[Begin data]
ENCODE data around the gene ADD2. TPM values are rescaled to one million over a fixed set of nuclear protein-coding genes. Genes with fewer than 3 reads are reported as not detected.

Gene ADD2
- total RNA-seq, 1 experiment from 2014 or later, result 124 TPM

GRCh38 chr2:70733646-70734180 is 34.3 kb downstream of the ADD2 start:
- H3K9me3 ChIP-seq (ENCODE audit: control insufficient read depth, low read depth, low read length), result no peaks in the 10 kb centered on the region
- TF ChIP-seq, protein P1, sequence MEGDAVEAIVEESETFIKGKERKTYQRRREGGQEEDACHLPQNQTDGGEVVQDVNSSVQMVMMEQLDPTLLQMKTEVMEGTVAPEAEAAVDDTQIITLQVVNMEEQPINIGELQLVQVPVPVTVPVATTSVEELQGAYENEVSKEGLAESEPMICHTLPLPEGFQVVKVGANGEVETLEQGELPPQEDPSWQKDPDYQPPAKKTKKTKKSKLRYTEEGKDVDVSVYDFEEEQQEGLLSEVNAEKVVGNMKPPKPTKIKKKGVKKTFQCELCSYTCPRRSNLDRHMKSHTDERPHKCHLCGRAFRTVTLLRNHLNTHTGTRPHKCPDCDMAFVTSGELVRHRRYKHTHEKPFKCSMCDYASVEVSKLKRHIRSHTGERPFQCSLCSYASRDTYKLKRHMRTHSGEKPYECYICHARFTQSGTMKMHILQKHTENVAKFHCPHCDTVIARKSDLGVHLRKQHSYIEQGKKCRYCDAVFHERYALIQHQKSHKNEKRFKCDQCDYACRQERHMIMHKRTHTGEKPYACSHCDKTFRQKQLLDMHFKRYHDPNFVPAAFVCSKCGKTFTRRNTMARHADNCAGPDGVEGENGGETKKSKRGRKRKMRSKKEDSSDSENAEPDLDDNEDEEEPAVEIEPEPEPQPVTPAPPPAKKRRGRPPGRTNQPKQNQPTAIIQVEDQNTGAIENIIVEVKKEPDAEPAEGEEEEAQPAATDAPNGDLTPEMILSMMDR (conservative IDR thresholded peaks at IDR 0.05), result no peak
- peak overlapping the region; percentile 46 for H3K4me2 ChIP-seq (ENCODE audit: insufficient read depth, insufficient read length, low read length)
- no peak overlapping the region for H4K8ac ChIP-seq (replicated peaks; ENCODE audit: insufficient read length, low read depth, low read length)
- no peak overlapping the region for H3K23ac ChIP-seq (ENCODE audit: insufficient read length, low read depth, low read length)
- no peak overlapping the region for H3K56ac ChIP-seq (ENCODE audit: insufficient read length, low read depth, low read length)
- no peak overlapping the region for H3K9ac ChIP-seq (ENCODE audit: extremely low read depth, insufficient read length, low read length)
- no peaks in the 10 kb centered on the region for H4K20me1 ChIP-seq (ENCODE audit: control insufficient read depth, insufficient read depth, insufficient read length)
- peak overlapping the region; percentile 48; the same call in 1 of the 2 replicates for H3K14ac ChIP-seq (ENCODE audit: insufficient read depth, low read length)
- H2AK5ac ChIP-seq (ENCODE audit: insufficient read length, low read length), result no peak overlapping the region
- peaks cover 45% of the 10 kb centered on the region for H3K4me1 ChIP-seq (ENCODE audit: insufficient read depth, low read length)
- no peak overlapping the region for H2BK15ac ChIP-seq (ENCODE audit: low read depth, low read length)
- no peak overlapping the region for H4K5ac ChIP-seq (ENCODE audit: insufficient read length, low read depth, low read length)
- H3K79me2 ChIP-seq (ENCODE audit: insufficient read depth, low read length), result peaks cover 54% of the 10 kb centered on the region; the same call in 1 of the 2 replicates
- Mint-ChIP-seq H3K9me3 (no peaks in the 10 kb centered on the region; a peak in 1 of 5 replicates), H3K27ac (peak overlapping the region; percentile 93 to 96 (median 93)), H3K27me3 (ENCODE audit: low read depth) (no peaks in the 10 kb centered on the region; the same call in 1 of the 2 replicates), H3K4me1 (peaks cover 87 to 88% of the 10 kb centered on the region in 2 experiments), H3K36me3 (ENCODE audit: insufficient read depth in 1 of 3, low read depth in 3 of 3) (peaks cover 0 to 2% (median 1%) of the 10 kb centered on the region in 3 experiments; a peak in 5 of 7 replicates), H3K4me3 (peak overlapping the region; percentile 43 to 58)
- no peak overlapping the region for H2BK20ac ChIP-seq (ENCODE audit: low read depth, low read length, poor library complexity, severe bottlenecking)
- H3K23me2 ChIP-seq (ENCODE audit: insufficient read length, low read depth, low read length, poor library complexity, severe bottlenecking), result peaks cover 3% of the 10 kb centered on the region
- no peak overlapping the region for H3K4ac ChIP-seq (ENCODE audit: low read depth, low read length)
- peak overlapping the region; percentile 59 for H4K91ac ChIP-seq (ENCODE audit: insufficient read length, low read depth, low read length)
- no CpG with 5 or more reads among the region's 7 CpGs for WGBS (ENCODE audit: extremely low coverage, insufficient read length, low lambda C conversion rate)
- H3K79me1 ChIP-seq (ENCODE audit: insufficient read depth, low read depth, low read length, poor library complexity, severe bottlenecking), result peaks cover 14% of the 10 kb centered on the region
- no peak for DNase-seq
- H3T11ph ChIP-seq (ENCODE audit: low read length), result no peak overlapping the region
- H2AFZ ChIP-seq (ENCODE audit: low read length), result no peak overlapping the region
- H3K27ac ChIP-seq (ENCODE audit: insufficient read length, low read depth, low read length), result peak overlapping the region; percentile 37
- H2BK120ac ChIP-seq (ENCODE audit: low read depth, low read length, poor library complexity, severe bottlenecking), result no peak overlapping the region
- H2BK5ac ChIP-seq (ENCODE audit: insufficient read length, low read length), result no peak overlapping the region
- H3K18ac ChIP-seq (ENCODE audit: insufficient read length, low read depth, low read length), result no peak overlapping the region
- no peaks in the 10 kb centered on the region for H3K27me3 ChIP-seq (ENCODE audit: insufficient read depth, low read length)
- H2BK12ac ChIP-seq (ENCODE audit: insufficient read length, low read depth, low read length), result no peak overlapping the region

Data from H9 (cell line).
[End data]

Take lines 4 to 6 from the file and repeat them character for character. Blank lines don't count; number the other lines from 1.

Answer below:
GRCh38 chr2:70733646-70734180 is 34.3 kb downstream of the ADD2 start:
- H3K9me3 ChIP-seq (ENCODE audit: control insufficient read depth, low read depth, low read length), result no peaks in the 10 kb centered on the region
- TF ChIP-seq, protein P1, sequence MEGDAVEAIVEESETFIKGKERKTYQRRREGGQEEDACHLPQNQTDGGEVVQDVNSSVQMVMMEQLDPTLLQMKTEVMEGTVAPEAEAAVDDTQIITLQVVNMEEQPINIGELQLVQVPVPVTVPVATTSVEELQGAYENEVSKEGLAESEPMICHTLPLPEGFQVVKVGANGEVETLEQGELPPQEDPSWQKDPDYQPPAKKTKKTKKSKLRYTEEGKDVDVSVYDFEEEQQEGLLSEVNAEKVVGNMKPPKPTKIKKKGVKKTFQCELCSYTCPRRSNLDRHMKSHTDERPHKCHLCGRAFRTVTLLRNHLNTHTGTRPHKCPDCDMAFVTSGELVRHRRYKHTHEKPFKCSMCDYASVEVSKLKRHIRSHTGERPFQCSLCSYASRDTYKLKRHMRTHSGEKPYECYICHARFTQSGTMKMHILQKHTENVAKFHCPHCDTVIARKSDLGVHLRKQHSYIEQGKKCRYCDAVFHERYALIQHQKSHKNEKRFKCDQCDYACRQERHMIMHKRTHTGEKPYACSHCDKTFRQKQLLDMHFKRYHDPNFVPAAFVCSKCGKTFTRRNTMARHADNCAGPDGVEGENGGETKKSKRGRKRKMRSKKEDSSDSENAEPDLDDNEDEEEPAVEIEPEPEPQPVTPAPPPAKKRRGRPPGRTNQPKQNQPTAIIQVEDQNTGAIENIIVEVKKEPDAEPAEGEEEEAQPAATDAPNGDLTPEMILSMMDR (conservative IDR thresholded peaks at IDR 0.05), result no peak